The EU’s Corporate Sustainability Reporting Directive (CSRD) is an extension of the bloc’s Non-Financial Reporting Directive (NFRD). The NFRD currently applies to some 11,000 companies. Some 50,000 will have to apply the rules of the CSRD for the first time in FY 2024.
The CSRD applies to enterprises that meet two of the following criteria:
- More than 250 employees
- More than €40 million in turnover
- More than €20 million in total assets
The U.S. and China
The United States continues to make its industry more resilient by reducing its dependency on China and imports of key technology items.
In August 2022, President Biden signed into law the CHIPS and Science Act of 2022. The act provides around $280 billion in funding to boost domestic research and manufacturing of semiconductors. Nearly $50 billion in additional investments in U.S. semiconductor manufacturing were announced in 2022 by companies including Qualcomm, Micron, and Global Foundries.
In October 2022, the White House published a “National Strategy for Advanced Manufacturing,” developed by a subcommittee of the National Science and Technology Council. The strategy envisions advanced manufacturing providing a broad range of benefits to the United States, including economic growth, job creation, enhanced environmental sustainability, strengthened supply chains, and improved healthcare services and national security.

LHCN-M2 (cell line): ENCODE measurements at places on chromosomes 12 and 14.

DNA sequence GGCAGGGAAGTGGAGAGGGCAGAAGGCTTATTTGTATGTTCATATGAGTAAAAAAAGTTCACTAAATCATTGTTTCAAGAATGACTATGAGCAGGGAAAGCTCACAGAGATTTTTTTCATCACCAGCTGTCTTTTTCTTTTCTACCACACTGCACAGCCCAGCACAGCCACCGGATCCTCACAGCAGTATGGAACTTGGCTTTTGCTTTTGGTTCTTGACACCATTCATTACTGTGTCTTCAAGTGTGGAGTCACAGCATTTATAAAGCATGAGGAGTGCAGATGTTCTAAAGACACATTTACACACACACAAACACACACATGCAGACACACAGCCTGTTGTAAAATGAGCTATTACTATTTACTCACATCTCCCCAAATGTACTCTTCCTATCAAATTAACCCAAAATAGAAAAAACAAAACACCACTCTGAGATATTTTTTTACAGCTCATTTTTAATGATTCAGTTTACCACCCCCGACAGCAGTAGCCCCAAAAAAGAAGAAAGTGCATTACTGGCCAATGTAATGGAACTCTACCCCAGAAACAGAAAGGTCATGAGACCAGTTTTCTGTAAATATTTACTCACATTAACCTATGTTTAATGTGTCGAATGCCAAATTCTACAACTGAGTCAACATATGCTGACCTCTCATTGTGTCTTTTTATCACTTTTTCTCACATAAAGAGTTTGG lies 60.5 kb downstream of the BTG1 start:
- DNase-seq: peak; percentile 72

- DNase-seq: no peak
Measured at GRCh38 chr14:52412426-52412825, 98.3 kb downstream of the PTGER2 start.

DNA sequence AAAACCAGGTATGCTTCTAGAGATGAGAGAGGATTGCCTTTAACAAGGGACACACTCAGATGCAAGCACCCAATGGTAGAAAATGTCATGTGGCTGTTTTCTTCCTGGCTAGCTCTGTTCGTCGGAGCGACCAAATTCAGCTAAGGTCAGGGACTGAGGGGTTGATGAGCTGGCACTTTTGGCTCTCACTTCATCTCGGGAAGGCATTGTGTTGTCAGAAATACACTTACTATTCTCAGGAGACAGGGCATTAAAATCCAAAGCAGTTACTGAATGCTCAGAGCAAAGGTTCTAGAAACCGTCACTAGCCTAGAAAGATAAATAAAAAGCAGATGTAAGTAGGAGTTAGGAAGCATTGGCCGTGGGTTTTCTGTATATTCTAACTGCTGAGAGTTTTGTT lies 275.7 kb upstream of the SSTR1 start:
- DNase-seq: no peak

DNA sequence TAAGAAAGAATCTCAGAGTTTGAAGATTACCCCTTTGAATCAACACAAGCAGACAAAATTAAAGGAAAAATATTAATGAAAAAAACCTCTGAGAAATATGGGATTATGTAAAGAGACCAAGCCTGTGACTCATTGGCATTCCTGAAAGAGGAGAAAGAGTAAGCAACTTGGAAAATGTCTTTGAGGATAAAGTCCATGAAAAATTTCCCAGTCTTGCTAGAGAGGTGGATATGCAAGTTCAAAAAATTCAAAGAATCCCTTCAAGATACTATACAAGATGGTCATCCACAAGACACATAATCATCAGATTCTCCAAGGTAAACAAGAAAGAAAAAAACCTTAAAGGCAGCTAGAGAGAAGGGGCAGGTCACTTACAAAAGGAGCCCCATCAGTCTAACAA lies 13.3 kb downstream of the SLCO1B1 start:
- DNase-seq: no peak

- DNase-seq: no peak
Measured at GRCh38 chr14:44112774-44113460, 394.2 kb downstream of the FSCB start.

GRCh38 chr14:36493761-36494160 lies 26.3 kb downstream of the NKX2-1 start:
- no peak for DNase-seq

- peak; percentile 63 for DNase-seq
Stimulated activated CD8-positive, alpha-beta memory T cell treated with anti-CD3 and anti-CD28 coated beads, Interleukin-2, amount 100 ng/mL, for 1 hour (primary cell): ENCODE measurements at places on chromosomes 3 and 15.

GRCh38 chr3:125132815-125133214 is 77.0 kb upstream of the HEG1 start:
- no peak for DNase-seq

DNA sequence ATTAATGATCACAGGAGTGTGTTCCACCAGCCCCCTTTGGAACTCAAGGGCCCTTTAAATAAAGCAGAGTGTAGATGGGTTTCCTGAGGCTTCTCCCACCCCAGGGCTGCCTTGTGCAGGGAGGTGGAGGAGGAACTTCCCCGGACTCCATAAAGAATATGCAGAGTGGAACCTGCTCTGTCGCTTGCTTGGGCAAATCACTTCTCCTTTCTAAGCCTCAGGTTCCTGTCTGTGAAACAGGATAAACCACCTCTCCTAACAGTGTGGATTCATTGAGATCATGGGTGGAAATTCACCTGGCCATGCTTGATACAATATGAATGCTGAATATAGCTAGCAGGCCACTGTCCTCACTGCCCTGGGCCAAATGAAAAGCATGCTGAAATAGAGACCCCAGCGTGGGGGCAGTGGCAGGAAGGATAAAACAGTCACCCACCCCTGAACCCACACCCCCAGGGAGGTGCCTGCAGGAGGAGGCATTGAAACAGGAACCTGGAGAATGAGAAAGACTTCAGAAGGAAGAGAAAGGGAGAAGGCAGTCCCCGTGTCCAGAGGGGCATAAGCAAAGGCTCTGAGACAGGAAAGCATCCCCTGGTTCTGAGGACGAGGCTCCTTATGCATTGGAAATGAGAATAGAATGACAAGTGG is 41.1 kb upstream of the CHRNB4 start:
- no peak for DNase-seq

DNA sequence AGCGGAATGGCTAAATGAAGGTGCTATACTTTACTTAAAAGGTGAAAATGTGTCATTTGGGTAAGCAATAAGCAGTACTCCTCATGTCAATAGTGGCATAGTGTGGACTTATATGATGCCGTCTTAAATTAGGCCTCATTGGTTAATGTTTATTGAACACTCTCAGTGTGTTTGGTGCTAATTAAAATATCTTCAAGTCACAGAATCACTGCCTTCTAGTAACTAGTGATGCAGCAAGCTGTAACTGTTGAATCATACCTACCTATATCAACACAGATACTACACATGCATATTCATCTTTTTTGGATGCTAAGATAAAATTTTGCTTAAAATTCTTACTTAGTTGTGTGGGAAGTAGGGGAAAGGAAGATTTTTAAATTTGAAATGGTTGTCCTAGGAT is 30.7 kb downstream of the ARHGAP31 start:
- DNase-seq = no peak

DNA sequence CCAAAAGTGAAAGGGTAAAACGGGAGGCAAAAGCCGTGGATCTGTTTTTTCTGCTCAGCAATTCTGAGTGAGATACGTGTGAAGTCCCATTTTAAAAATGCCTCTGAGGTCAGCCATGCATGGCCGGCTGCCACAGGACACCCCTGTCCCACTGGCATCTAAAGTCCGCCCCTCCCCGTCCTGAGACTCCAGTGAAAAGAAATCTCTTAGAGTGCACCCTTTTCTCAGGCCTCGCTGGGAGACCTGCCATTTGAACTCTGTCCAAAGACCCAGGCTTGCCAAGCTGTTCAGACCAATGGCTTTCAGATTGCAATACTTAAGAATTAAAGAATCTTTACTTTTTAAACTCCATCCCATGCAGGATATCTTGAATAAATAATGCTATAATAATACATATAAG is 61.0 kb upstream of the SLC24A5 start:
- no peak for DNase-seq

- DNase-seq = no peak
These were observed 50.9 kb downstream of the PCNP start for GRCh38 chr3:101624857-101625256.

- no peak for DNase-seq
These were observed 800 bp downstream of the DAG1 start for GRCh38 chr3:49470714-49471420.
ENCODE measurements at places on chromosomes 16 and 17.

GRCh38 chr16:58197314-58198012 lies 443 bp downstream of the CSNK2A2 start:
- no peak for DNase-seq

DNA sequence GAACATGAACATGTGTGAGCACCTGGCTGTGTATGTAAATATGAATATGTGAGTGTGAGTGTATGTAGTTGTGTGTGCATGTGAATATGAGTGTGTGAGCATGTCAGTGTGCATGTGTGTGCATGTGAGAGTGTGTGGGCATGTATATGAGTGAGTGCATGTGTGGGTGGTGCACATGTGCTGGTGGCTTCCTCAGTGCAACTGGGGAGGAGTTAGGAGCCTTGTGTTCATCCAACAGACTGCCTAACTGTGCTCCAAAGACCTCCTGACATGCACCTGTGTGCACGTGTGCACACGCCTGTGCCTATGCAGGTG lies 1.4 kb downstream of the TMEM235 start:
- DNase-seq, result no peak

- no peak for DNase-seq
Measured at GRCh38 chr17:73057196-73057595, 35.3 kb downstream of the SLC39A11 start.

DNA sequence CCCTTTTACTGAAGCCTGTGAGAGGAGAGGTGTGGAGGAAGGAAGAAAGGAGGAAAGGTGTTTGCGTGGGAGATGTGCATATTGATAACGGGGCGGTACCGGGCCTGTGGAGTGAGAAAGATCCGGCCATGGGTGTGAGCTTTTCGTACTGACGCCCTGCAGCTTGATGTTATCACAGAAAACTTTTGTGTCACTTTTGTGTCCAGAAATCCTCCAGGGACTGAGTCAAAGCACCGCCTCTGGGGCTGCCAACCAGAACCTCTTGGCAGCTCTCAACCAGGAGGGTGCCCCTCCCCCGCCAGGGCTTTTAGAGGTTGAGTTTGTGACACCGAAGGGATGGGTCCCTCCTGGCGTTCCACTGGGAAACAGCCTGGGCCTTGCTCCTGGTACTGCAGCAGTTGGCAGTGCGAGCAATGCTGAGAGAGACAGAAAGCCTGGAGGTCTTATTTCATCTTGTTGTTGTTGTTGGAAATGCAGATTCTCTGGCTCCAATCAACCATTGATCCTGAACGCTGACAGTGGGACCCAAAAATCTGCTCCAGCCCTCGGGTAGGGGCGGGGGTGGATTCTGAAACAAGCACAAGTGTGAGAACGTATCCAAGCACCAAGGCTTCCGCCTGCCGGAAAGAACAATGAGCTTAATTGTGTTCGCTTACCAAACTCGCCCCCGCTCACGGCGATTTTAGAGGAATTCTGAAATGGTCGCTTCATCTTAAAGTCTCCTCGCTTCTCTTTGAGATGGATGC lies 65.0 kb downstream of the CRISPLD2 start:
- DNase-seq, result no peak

The strategy features three interrelated goals: developing and implementing advanced manufacturing technologies; growing the advanced manufacturing workforce; and building resilience into manufacturing supply chains.
China, meanwhile, has responded to rising competitive pressures by easing its zero-COVID policy, which had been blamed for disrupting Chinese industry and, consequently, the global economy. However, even as China and other countries pursue “living with COVID” strategies, the outlook for global manufacturing and trade remains uncertain due to a mix of re-glo (regional-global) political tensions and COVID-related labor issues.
2023: The Bottom Line
- Europe needs to stay focused on keeping its industrial base competitive.
- Europe’s competitiveness against the U.S. and Asia strongly depends on its ability to establish energy resilience in gas and electric power.
- Europe’s growing need to invest in power and utility infrastructure offers significant opportunities for manufacturers.
- European companies must continue to explore opportunities outside the region (e.g., in Africa and the Middle East).
- Innovation remains crucial. The Global Innovation Index ranked six European countries among the top 10 in 2022. Well done, Europe!
- eMobility requires infrastructure, including giga factories and vehicle manufacturing capacity. VW’s PowerCo is setting up a 40GWh battery cell facility in Salzgitter, Germany, and another in Valencia, Spain. Volvo is building a factory to manufacture up to 250,000 electric vehicles per year.